Food for thought: the future of commercial cookery and hospitality

With demand for qualified commercial cookery and hospitality workers high, what trends are impacting the future of this growing industry?

28 Oct 2016

According to the national Skills Need List commercial cookery trades including bakers, cooks, pastry cooks, and butchers are experiencing a national skills shortage. Australia’s flourishing hospitality and tourism industry is also driving demand for qualified hospitality workers such as baristas, waiters, bar attendands, restaurant managers, and conference organisers.

A career in such a growing area is an appealing prospect. But what does it take to rise to the top of such a highly competitive and rapidly changing industry? We’ve taken a look at the latest trends in the food scene, and what it means for your potential future career.

Fast(er) food

Have you ever thought about how quality food could be cooked up at a faster pace? A panel hosted by Unilever Food Solutions attempted to remove the stigma attached to using preprepared stocks, boosters, and ready-made condiments by chefs. The panel concluded that the increasingly fast pace of today’s food service industry meant that convenience products had a place in modern day kitchens.

This trend is all about serving foods that are both fresh and fast to people who are time poor but have high standards, even when it comes to take-away or convenience foods. What does this mean for you? The time-saving techniques you use at home to prepare a tasty meal after a long day of study could find their way into the commercial kitchens of the future.

Mobile munching

If you’ve attended any outdoor or community event over the last few years, you’ve likely noticed the gourmet food truck trend. A long-time norm in the US, this new way of bringing previously niche produces to the massess continues to gain popularity. Gone are the days of getting a bucket of chips and a dagwood dog from your local street vendor. Entire events are now popping up centred around celebrating the new and delicous creations on offer from these mobile kitchens.

The focus of this new wave of eating is very much adaptability, both in terms of what is delivered and in how it is served. With several trucks competing at each event, space in the kitchen at a premium, and price always a factor, how will you stand out from the crowd?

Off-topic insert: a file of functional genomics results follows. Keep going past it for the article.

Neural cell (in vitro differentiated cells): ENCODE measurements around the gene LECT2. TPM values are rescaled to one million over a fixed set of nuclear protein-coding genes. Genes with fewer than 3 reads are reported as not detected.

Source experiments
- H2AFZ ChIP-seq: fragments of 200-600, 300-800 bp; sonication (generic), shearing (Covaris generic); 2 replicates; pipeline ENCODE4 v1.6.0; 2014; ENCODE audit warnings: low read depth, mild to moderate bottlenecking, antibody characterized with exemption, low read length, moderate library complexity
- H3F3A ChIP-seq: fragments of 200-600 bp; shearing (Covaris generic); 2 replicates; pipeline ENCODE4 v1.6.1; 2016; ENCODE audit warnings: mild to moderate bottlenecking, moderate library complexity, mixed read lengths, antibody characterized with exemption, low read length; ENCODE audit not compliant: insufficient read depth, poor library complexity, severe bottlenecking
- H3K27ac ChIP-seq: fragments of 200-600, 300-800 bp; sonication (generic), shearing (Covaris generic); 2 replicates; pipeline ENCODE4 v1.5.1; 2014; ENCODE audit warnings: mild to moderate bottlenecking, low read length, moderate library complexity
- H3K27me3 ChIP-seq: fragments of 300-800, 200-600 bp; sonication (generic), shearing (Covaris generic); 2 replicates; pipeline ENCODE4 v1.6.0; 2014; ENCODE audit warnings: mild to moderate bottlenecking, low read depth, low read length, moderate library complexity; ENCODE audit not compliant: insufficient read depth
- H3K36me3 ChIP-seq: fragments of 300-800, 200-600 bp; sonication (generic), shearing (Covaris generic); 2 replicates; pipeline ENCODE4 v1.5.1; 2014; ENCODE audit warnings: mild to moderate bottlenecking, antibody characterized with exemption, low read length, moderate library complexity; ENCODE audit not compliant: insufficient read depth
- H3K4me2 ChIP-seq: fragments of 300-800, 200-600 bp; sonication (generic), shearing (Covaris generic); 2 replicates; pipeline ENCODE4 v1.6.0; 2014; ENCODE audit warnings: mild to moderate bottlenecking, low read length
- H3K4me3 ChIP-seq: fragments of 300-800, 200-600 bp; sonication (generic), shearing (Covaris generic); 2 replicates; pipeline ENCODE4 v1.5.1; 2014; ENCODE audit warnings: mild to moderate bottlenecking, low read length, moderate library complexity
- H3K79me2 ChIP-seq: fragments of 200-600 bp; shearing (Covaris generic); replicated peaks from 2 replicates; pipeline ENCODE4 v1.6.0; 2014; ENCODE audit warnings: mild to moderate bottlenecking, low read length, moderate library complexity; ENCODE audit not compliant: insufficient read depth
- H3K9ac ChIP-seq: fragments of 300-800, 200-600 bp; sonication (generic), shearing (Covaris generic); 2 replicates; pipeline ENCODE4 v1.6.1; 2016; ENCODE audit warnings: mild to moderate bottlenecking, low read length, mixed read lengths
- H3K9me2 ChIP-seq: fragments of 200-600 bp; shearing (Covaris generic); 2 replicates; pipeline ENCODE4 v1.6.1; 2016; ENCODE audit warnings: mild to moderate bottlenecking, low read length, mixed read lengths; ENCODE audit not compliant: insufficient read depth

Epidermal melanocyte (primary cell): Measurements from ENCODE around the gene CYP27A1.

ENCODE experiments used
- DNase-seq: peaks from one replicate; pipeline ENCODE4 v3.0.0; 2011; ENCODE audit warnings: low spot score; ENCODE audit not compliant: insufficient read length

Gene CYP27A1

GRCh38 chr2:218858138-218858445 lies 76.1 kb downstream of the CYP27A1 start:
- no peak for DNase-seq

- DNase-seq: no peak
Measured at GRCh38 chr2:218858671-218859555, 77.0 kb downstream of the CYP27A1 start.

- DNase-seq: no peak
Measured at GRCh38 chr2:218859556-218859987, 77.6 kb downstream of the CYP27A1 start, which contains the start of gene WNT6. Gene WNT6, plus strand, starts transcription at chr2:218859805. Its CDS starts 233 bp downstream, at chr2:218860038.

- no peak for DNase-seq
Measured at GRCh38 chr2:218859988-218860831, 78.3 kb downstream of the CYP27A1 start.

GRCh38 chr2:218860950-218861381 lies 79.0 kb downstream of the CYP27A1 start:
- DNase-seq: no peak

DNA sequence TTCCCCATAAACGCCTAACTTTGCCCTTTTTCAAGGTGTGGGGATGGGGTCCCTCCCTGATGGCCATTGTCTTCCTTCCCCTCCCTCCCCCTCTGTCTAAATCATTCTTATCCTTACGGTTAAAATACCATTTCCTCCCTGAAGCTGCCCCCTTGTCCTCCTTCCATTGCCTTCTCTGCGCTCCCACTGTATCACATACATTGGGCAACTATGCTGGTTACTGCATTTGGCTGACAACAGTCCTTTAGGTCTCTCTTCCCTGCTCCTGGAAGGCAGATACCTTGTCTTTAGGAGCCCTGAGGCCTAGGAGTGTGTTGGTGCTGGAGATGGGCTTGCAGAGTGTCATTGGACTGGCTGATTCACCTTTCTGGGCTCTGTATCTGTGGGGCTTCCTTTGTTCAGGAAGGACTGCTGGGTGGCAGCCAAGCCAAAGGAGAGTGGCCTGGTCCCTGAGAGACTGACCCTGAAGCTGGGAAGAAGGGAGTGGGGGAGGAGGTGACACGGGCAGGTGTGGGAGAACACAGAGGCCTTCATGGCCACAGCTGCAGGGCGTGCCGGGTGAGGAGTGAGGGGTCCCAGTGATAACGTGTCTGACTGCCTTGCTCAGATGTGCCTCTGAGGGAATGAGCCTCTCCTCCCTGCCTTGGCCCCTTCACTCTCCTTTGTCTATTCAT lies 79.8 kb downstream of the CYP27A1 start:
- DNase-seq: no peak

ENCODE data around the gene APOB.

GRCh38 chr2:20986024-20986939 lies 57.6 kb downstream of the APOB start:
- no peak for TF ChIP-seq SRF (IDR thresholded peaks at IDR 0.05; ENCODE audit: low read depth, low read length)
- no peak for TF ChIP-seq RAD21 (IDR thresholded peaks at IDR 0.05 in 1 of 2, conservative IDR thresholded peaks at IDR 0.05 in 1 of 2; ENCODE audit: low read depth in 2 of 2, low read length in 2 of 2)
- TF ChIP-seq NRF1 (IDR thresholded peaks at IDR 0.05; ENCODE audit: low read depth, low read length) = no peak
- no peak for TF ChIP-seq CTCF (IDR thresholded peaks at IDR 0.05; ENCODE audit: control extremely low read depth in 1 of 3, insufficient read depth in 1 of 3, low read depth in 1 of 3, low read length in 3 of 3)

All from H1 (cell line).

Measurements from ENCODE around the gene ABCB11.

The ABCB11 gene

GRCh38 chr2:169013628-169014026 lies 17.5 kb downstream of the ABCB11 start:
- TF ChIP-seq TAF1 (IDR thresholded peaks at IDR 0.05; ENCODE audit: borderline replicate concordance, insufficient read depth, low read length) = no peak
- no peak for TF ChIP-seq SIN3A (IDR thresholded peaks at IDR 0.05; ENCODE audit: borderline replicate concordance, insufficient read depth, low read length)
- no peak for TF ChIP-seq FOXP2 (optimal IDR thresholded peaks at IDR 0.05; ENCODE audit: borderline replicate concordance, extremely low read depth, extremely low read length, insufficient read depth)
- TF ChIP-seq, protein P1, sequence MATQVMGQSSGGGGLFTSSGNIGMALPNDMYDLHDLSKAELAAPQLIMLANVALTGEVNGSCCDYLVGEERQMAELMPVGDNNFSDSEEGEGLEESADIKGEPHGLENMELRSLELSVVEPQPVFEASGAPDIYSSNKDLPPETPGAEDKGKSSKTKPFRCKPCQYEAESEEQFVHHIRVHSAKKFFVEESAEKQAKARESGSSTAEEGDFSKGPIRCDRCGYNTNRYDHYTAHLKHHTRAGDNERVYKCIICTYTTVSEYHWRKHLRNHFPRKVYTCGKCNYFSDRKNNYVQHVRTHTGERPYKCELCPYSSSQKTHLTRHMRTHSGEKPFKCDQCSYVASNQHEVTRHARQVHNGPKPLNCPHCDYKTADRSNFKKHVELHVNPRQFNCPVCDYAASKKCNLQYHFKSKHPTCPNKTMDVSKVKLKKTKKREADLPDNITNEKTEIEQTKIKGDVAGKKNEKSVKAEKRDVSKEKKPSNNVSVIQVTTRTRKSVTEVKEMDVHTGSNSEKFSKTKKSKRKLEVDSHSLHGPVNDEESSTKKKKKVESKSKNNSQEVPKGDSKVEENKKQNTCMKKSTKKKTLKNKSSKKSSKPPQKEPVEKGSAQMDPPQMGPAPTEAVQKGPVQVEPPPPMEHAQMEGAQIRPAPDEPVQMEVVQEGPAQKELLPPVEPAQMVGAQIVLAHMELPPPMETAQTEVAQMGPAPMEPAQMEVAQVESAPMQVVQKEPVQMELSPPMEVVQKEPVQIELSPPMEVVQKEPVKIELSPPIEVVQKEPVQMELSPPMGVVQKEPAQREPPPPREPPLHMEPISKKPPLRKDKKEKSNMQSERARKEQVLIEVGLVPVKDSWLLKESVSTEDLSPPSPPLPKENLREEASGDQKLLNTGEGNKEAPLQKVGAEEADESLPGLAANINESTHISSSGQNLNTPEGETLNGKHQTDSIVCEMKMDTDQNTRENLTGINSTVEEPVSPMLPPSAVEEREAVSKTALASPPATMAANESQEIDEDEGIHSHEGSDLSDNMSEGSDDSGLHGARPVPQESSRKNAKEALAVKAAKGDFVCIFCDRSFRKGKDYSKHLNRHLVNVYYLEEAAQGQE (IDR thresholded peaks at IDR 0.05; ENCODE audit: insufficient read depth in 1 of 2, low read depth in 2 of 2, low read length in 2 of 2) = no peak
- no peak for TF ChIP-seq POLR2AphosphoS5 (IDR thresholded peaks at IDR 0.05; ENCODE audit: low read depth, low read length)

Commercial cookery is redefining itself by going back to basics.
Commercial cookery is redefining itself by going back to basics

Back to basics

While convenience foods continue to grow in popularity, some people have taken a different route. One such trend is a focus on back to basics food, often for (reported) health benefits. Paleo diets, organic food, and the popularity of slow fermented foods such as kimchi, sauerkraut, sourdough, and kombucha all fall under this trend. The great thing about these types of foods is that people are often prepared to pay a premium for them, leading to profitable career opportunities for those with the right skills. People wanting to take advantage of this growing trend will need to focus on learning ‘artisan’ techniques and develop a greater understanding of the fermentation process and other traditional methods.


According to Hospitality Magazine, technology is shifting the industry into interesting new directions. Social media, marketing automation, online booking systems, and digital menus are just some of the newer technologies creeping their way into an increasing number of eateries. The emergence of this new technology makes digital literacy a must for all members of staff.

New home delivery services such as Deliveroo, Ubereats, and Foodora are also changing the food landscape. Whatever delivery services is used, in the customer’s mind the delivery experience is an extension of the food outlet. A long wait time or rude delivery person could reflect poorly on the eatery. This new landscape requires forward-thinking staff and mangers to deal with the rapid pace of change.

Selling a degustation in 140 characters or less is becoming a norm.
Selling a degustation in 140 characters or less is becoming a norm


“Our mission is to ensure nobody has a bad meal” is the selling premise of leading restaurant rating app Zomato. This app allows people to discover restaurants, write reviews, share photos, and upload menus. Zomato is hardly the only place where customers can critique their dining experience. Social media platforms like Instagram and blogs such as The Urban List and The Weekend Edition make spreading the word about your eatery just as easy as destroying its reputation.

Savvy restaurant owners and workers need to be aware of social media, both its benefits and pitfalls. When used well, it can the a very cost-effective and potent way to get people in the door and more importantly, keep them coming back for more.

If you want to get started on your hospitality or cookery career, TAFE Queensland can help you get there. Browse our hosptiality or cookery courses, or contact us to get started today.

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